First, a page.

Friday, September 15, 2017

Every Cloud has a Silver Lining, I hope.

Big news. My cousin's 25 year old son was just promoted by the electrical company he works for to Linesman and was promptly sent to South Florida for an assignment with overtime.

Good thing it was only a tropical storm.
My mom chuckled over the news. An able bodied single guy will be very handy helping to restore power. Hurricane Irma covered Florida as a hurricane, and my state, Georgia, as a tropical storm. We watched the trajectory which caught my house, my brother's house outside of Carrollton, GA and Mentone, Alabama which is my mother's old hometown.

It was interesting to experience those sustained winds as Irma passed over. I slept through the heaviest of winds. About 40 years ago, I slept through a storm where huge Pecan trees where lifted out of the ground and laid down like match sticks by the wind about 100 feet behind the room I was in.

Irma's rain was the sort my grandmother loved which was a light steady rain that would soak in the ground. My grandmother farmed through the dirty thirties and the 40's during the Big War. I remember going to tell her how bad DDT was when I was a teenager. I stopped; she had a wistful look and said that was some good stuff. Some good stuff that controlled insects and almost decimated several bird populations. Everything is a matter of perspective.

I posted a picture of two of my dogs on Facebook. Louise seemed mystified by what was going on. I opened the back door to let a dog back in and heard a bird crying. I checked again with the resolve to rescue the animal. I could not easily find it. I went back in and when I came back out, I heard my favorite birdsong, so mom or dad must have been retrieving their youngster. I know what the bird looks like and it's song. I just don't know it's name yet.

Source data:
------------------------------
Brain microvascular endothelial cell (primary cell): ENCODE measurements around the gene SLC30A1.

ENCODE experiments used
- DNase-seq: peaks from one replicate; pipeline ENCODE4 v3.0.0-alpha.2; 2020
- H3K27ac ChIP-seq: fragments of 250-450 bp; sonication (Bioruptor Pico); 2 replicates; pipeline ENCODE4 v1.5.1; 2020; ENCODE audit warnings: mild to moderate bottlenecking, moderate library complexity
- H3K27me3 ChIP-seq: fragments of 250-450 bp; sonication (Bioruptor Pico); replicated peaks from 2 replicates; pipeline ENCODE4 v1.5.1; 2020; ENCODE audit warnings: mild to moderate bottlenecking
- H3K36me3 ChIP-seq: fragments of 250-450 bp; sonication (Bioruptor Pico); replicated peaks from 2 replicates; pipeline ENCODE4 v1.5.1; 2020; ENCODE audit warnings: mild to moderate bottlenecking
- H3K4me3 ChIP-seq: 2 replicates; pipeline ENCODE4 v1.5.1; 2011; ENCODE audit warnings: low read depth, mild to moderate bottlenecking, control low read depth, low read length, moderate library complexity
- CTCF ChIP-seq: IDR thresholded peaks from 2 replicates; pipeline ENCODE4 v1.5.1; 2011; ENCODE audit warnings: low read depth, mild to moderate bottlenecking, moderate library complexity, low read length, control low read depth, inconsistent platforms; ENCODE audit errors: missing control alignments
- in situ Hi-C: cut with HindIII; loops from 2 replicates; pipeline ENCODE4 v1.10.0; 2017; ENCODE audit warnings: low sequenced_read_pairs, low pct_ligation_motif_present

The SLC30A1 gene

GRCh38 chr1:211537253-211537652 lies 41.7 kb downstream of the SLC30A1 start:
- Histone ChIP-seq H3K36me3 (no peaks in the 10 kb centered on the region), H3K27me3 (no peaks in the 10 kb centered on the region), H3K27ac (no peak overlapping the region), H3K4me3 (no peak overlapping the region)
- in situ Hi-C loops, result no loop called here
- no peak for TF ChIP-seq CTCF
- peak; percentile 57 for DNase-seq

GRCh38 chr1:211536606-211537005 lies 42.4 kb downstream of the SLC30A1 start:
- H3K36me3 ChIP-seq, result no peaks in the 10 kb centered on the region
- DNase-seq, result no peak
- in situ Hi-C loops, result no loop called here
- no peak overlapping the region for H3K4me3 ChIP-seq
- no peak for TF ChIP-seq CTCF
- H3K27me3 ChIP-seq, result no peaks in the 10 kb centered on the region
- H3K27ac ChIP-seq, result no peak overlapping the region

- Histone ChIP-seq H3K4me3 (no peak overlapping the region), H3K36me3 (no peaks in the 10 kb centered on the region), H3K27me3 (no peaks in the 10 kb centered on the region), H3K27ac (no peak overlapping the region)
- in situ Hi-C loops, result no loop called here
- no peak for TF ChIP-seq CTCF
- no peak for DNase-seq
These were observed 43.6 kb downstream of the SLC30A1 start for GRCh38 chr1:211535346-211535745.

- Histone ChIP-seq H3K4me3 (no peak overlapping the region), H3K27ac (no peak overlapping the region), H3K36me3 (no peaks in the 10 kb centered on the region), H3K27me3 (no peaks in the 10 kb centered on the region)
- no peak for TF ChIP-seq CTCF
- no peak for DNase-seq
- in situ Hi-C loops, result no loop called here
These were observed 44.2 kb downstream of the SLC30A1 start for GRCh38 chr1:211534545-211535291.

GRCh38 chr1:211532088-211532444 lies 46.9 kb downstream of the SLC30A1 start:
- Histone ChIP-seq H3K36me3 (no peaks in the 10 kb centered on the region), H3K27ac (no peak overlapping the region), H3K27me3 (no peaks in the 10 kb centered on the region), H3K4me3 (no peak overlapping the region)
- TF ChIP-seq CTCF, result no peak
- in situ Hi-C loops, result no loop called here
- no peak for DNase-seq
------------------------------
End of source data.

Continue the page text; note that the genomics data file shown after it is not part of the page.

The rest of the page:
Louise and BoDuke are cool with the power out. But what's with all that wind?

As bad as Irma and Harvey are, it's the floods that do the most damage. We will have some flooding in central Georgia; but, it will be manageable. Who I worry about the most are people out West with the fires. This is a year to remember with natural disasters.

Last Tuesday, the storm had blown away. The birds seemed happy in the sunshine. A sassy lizard ran the driveway away from the house. We had a lot of leaves and branches broken from the wind. The horse farm next door had an old barn to collapse. There are a few trees uprooted in the Pecan orchards. Being within weeks of harvest; nuts fell from the trees. Hurricanes this time of year wreak havoc on Pecan production.

There were tremendous trees blown over. Leaf and twig debris was everywhere. Mother nature prunes with a vengeance.

It was strange to have a curfew Monday from 2:30 am until 8 am the next morning. With so many Florida evacuees, all of the first responders, law enforcement and firemen and women burned the midnight oil for us all. It was appreciated.

There are some cultural differences between South Floridians and central Georgia. We talk to everyone. My sister had a doctor's appointment on Tuesday. Since the doctor was in, we went and stopped at a Chinese restaurant we enjoy.

I chatted up a few of the Floridians. They were cordial; but, they initially had that look like "Are you speaking to me?" I wasn't trying to agitate anyone. I only spoke to those who were carrying a heavy load on their face. Actually, I talked up a bunch of folks.

The day without power and the days without internet wore on me. However, I had my comfortable bed to sleep in each night. Plus I cooked a good dinner the day before in case the power went out. I can't imagine sleeping in my car or a motel in Atlanta only to join grinding traffic to go back home and see what is left. They were smart to evacuate. They saved their lives and possibly the first responders who would have helped them.

The traffic was heavy but flowing. I don't know what caused this back-up. This was my exit.